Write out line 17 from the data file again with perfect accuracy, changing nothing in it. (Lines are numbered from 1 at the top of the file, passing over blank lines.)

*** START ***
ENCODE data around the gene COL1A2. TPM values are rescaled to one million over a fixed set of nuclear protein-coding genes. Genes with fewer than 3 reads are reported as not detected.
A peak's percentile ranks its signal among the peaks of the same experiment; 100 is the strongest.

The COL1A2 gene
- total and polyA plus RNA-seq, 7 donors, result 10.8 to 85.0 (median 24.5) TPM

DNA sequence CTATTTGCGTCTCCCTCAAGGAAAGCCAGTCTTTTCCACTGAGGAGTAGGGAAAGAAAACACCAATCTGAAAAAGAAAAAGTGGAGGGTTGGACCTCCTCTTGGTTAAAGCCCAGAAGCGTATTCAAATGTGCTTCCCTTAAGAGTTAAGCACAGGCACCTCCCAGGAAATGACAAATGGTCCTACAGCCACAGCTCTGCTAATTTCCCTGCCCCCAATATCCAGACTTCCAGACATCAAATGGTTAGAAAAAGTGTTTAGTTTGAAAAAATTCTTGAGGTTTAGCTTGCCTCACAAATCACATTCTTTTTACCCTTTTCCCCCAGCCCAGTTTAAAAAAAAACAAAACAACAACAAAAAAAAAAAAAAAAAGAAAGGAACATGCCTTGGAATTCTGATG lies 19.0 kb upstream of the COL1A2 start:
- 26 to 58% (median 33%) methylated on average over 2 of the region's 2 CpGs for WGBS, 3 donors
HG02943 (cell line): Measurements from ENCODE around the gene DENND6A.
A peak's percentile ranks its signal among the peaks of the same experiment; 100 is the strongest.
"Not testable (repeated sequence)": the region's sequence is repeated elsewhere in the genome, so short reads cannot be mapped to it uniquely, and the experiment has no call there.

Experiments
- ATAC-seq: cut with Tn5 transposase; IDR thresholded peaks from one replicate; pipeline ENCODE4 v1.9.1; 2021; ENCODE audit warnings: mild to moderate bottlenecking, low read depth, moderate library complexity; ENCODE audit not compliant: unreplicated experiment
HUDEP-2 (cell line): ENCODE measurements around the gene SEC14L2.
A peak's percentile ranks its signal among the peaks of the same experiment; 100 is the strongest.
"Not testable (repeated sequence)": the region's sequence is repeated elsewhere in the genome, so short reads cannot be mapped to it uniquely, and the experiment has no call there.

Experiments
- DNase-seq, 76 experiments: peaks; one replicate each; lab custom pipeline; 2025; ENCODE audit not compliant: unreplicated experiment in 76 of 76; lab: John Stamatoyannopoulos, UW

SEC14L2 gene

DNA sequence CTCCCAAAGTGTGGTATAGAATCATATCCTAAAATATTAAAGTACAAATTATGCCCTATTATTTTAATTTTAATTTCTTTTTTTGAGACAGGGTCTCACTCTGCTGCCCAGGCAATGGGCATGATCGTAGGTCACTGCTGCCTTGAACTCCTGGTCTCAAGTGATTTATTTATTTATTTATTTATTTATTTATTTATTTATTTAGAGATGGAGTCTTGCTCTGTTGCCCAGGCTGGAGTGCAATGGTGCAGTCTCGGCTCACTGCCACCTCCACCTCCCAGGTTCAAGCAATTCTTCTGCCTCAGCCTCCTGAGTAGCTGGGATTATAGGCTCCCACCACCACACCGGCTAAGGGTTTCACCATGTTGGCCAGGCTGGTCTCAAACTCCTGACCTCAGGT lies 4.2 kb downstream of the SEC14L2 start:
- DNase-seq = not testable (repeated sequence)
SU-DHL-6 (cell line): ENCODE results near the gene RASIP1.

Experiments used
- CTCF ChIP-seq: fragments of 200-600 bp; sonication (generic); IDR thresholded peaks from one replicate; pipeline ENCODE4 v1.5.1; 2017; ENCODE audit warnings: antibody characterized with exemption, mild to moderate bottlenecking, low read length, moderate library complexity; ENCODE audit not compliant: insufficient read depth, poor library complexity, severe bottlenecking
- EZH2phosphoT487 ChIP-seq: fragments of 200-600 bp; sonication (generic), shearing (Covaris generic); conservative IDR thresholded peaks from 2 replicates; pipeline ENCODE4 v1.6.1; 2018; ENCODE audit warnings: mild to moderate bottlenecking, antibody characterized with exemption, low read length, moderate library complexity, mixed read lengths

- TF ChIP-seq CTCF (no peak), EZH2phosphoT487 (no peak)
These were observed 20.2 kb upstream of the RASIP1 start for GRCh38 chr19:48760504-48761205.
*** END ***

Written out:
SEC14L2 gene